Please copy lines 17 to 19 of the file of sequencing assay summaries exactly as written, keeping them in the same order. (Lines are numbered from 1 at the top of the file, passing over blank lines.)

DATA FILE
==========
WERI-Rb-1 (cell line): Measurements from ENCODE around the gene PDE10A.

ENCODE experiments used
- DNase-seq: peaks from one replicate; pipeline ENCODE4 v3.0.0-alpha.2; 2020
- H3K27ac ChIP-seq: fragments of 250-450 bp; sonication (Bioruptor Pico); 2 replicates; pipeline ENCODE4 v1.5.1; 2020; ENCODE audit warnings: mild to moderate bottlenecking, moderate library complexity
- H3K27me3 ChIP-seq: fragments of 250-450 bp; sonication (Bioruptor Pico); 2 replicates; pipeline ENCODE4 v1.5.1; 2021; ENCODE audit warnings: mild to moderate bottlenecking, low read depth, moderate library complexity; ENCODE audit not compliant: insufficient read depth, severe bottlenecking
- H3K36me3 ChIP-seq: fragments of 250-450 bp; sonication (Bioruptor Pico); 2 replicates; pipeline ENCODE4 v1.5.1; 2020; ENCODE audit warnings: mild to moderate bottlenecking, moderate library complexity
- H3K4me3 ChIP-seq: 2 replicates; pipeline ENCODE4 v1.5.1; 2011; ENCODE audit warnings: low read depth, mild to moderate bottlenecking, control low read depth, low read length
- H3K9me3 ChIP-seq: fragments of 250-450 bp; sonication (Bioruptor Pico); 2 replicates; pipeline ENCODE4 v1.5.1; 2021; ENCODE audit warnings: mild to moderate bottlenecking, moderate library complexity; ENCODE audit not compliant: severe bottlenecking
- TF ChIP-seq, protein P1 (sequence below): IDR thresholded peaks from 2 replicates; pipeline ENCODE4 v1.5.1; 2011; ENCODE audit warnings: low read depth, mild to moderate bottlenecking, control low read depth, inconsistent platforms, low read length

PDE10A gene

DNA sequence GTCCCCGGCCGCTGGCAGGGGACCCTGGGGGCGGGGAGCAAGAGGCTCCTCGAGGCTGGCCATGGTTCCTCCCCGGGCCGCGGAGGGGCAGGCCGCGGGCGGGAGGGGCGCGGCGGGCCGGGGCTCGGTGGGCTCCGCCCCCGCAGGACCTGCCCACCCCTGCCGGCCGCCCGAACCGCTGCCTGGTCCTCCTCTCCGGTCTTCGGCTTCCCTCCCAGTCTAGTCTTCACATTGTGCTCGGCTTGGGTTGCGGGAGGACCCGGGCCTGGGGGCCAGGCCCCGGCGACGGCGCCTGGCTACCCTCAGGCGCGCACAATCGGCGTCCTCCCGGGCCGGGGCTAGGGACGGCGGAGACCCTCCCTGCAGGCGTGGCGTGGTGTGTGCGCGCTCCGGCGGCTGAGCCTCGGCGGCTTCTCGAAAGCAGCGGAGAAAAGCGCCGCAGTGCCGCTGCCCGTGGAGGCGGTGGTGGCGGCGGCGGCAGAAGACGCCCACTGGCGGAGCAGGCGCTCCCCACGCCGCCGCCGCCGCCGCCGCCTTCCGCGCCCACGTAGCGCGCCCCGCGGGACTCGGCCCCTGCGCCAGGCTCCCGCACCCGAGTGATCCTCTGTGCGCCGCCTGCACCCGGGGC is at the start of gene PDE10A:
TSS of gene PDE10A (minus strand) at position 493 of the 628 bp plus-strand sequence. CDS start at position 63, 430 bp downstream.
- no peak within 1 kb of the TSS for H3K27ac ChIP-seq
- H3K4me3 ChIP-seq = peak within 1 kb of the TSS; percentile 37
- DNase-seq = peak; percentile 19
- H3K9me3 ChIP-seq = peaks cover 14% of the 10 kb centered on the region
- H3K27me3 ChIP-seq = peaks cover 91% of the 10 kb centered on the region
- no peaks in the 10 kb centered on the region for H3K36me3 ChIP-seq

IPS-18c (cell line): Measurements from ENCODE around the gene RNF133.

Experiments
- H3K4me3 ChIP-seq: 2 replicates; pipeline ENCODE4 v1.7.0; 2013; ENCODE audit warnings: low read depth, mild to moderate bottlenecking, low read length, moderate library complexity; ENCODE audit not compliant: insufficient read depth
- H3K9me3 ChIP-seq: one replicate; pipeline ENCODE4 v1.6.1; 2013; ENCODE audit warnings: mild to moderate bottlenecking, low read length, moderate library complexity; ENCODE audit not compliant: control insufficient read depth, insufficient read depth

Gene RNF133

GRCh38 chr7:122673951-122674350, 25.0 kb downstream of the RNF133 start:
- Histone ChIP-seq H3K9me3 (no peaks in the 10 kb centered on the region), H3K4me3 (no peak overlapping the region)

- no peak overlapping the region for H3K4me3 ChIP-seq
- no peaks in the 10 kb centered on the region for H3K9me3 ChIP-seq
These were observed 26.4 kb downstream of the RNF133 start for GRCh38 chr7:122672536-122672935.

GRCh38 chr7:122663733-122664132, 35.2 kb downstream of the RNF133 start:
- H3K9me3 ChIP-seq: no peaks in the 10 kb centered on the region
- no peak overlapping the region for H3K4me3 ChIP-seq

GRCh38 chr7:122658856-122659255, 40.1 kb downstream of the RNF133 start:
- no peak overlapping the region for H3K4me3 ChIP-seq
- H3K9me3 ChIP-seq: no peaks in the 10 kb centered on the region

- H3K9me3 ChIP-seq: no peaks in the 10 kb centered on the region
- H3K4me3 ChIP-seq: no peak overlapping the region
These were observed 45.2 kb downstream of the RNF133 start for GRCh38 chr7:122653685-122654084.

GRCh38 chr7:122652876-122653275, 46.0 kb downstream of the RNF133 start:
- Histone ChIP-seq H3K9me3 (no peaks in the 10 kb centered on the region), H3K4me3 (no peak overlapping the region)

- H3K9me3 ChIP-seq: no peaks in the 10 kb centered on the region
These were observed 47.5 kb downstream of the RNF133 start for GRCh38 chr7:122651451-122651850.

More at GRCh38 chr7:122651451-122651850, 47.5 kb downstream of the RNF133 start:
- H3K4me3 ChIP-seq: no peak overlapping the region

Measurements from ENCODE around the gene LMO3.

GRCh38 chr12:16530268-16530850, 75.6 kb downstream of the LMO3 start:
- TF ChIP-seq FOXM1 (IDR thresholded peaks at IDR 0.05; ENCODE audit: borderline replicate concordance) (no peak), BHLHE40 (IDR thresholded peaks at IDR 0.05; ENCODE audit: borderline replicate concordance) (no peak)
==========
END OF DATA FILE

- H3K27me3 ChIP-seq = peaks cover 91% of the 10 kb centered on the region
- no peaks in the 10 kb centered on the region for H3K36me3 ChIP-seq

IPS-18c (cell line): Measurements from ENCODE around the gene RNF133.